Andretti: Very few US drivers have been successful in Formula One. I was only the second American World Champion. Here, the sport falls short of being the talk at the water cooler. But if we’d have another winning American with Ferrari or McLaren you might see an incredible surge in interest in America.
Could that driver be another Andretti?
Andretti: I hope it will be Marco. If I were to design a Formula One driver, I would design Marco Andretti. I’m not just saying this because he’s my grandson. I just see his approach, how quickly he learns things, how he adapts. He’s very good.
You saw your son getting into racing. Now it’s your grandson. What’s it like to stand on the sidelines?
Andretti: I’m always very nervous. I know exactly what they’re facing. But it is their choice to race. I never told them to get in. Actually, in many ways, I discouraged it. Of course, I never told them outright not to do it. That would be highly hypocritical. I just told them, “Don’t do it for me. Only do it for yourself.”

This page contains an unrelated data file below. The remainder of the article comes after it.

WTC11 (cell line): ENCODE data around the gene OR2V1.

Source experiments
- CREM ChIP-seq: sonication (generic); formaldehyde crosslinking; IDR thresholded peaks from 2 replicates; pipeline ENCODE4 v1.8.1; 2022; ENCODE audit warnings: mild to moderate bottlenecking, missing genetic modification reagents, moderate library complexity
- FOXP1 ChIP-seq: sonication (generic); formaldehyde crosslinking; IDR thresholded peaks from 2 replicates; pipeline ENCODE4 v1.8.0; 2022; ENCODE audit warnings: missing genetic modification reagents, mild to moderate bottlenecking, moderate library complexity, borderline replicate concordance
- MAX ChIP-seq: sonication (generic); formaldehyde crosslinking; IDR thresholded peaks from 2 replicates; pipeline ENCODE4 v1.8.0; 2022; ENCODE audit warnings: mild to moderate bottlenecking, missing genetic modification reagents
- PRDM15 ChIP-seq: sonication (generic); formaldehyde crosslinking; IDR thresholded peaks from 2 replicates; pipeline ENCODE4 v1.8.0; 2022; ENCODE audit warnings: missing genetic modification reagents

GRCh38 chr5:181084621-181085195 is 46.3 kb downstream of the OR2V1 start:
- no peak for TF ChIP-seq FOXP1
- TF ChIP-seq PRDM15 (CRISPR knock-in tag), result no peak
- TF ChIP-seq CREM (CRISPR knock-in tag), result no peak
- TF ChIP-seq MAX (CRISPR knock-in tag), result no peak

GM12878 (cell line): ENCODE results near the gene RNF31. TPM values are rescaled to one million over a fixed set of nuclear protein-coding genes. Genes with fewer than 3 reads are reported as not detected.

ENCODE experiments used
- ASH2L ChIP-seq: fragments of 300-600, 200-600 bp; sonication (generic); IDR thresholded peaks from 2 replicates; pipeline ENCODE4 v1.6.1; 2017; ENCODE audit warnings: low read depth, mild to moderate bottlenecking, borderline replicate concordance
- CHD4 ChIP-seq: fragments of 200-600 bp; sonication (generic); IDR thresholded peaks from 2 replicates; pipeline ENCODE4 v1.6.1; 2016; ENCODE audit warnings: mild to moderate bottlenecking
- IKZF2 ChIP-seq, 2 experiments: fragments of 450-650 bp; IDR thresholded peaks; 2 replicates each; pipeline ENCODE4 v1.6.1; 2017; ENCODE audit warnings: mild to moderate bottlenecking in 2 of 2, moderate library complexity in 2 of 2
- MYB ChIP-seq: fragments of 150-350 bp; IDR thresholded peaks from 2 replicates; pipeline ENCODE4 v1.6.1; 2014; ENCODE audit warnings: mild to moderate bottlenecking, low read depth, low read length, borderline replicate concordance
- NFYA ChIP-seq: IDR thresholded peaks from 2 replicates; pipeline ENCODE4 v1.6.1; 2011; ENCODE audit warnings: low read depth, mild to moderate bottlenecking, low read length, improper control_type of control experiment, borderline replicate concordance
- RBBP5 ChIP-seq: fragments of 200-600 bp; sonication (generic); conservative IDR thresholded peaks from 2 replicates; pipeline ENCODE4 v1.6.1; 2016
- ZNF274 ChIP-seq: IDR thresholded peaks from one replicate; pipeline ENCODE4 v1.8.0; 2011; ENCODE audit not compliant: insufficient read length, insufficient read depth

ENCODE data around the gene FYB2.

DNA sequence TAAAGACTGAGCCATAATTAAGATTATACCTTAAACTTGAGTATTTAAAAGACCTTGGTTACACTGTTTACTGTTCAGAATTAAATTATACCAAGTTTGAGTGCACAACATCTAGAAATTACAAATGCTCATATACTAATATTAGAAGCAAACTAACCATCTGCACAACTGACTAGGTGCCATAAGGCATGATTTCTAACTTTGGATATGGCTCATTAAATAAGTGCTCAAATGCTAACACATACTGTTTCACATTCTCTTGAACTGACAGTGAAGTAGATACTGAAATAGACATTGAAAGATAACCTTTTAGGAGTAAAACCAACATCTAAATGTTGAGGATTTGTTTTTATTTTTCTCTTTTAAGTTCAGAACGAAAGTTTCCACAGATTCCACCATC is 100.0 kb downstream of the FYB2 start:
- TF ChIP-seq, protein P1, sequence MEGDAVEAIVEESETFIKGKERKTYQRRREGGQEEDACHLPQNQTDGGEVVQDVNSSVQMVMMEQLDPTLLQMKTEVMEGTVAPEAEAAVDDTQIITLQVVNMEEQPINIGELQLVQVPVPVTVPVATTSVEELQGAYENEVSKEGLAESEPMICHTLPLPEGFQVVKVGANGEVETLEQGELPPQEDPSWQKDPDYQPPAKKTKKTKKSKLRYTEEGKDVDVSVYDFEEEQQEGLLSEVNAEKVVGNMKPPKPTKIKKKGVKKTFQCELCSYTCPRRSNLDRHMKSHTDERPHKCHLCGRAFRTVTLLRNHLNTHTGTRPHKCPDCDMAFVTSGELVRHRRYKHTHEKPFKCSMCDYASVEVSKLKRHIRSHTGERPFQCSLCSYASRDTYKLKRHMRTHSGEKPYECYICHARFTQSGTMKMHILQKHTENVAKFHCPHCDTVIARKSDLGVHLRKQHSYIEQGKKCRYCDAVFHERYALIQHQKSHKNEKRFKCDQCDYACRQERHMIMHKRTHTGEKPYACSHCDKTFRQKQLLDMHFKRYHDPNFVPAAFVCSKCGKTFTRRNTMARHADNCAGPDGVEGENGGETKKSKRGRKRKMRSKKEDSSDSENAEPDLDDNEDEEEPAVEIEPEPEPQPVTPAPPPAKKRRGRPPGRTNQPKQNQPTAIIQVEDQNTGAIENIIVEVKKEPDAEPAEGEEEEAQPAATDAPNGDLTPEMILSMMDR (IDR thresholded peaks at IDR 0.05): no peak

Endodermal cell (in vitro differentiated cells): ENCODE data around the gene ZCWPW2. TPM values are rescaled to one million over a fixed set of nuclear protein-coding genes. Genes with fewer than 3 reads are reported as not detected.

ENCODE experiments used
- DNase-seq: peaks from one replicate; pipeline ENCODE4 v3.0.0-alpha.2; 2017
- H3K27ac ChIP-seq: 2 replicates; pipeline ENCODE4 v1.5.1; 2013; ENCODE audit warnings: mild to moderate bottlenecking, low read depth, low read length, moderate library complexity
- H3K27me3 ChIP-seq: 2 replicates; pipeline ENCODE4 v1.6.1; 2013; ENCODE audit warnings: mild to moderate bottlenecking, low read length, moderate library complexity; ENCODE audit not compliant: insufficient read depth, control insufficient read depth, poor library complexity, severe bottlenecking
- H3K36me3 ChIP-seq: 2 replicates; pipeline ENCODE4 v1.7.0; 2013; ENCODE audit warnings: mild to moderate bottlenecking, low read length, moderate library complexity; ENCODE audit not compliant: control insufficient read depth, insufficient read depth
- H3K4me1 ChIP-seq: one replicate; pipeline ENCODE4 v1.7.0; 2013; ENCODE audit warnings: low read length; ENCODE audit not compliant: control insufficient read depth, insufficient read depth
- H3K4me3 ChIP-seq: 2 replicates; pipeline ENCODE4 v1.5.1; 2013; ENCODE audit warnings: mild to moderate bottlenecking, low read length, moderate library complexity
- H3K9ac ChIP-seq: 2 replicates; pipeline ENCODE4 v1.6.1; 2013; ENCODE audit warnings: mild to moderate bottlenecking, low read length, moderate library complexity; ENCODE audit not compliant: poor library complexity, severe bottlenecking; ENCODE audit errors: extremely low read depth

For years you were competing against your son Michael in the Indy Car series. How was that like?
Andretti: It was one of the best times in my career. We both really wanted to win. Of course, it was a bit unfair. I was on the way out. He was at the top of his game. For me, the competition was sort of a measuring stick for me. I must admit it kept me in the game a bit longer.
Who beat whom more often?
Andretti: At the beginning, I was beating him more. When we were on the same team, he won more often.
How did you react when you were winning?
Andretti: I was happy as hell to beat him. We had this basic, but unwritten understanding that we’d really go for it. I said, “Don’t do me any favors and I won’t do you any.” We did a little bit of wheel rubbing. But it would never be anything that I knew could hurt him. He wouldn’t do anything that would jeopardize my safety either. We beat each other honestly.